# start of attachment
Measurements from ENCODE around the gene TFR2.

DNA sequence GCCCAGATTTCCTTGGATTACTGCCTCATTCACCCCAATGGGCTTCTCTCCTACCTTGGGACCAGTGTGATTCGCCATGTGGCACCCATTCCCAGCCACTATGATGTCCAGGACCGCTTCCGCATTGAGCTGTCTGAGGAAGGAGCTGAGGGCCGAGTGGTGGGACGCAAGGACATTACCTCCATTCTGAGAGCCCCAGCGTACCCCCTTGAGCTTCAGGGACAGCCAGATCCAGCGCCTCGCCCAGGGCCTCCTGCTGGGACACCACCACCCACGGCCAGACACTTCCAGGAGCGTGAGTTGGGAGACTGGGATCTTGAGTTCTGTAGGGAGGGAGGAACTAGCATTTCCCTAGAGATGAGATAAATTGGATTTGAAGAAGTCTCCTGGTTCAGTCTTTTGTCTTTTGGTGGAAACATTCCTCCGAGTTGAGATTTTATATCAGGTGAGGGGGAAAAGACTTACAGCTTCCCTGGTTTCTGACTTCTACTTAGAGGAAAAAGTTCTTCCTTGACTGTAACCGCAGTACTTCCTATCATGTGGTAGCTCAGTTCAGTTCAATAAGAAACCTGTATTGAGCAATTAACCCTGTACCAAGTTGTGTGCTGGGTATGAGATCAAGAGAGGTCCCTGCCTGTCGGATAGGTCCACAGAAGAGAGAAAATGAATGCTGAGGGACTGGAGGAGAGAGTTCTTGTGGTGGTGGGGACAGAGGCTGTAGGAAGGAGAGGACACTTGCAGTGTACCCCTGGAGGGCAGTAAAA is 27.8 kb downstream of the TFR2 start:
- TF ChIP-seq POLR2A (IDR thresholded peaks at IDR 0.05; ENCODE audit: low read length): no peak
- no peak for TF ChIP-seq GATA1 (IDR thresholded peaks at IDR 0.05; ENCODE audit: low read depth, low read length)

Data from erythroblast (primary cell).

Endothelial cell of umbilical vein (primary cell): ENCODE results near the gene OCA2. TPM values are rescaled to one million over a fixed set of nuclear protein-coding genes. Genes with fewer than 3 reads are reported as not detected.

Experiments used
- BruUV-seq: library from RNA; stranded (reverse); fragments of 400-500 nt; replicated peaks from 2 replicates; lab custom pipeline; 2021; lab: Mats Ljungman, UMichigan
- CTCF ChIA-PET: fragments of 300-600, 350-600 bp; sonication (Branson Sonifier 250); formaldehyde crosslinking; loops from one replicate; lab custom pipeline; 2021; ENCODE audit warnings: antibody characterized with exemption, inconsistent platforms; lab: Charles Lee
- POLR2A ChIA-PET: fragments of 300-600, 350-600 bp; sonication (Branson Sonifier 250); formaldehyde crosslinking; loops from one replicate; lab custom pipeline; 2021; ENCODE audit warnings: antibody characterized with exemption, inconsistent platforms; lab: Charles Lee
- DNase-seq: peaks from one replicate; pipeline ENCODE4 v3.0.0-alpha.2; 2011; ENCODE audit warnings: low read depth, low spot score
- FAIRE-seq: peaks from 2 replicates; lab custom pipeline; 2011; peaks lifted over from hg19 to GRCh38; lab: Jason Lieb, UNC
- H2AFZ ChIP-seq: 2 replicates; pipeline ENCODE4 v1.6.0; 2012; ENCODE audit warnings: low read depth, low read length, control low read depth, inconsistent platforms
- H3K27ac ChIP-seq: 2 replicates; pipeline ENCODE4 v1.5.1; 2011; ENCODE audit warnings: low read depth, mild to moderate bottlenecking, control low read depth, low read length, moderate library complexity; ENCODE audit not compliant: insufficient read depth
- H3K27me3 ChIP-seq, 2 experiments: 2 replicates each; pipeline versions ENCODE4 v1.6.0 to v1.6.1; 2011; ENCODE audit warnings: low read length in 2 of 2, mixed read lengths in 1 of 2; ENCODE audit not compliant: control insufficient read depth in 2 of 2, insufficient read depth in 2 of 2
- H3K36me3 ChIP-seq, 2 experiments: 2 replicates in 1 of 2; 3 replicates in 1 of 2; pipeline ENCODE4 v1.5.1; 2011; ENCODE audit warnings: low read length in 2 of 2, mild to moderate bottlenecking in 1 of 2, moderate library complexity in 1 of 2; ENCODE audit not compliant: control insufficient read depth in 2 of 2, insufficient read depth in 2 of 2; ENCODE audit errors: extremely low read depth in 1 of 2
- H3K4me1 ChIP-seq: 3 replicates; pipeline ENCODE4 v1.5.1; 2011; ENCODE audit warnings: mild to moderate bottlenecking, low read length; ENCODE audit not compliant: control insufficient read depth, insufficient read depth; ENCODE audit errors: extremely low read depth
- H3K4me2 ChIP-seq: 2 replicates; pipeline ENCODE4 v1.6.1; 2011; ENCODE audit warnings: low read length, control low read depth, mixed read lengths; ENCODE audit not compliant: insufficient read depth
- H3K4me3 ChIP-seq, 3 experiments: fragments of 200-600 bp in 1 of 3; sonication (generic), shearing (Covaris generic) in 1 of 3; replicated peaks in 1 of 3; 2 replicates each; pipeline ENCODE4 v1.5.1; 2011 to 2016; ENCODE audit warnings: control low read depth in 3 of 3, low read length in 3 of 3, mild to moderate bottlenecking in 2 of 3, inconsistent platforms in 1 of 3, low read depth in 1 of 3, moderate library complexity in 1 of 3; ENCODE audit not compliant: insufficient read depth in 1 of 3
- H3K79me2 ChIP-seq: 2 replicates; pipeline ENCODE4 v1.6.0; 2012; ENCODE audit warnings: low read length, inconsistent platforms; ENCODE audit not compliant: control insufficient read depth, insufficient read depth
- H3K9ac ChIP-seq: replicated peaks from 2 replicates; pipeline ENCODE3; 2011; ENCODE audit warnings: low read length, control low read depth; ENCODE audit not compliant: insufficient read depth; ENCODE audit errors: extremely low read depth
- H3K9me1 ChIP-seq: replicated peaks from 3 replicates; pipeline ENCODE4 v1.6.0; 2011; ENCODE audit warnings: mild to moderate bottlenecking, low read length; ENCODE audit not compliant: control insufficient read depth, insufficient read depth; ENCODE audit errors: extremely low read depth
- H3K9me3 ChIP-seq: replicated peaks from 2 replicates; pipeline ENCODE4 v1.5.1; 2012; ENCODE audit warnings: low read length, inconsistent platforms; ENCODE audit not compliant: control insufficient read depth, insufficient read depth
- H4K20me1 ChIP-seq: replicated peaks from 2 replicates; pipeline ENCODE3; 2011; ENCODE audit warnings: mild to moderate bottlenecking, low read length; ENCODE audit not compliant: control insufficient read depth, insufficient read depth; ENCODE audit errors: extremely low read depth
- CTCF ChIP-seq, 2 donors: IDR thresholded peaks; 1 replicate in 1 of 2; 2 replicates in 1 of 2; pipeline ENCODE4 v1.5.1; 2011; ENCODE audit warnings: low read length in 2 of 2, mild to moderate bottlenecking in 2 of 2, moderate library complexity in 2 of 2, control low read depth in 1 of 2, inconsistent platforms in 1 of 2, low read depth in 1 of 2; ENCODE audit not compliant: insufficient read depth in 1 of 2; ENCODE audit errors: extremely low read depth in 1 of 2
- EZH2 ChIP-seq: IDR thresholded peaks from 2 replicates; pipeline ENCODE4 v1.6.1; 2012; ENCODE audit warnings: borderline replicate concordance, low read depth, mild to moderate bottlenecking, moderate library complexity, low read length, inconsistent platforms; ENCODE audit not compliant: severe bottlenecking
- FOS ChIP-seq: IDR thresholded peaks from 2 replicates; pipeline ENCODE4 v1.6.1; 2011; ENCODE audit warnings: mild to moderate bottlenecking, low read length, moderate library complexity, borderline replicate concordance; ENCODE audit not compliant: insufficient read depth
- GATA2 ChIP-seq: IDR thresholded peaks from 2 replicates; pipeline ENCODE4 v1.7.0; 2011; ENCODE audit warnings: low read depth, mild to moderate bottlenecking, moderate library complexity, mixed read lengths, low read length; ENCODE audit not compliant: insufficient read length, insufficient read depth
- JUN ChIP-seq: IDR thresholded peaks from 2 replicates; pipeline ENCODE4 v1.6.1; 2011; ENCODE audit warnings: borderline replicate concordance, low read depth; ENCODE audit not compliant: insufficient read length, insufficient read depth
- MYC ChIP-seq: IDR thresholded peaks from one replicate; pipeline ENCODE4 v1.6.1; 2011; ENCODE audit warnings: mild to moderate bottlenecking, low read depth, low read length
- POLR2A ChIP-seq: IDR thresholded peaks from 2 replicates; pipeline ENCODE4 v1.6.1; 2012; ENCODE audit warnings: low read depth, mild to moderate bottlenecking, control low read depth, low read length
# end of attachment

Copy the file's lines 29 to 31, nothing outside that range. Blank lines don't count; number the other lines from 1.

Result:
- JUN ChIP-seq: IDR thresholded peaks from 2 replicates; pipeline ENCODE4 v1.6.1; 2011; ENCODE audit warnings: borderline replicate concordance, low read depth; ENCODE audit not compliant: insufficient read length, insufficient read depth
- MYC ChIP-seq: IDR thresholded peaks from one replicate; pipeline ENCODE4 v1.6.1; 2011; ENCODE audit warnings: mild to moderate bottlenecking, low read depth, low read length
- POLR2A ChIP-seq: IDR thresholded peaks from 2 replicates; pipeline ENCODE4 v1.6.1; 2012; ENCODE audit warnings: low read depth, mild to moderate bottlenecking, control low read depth, low read length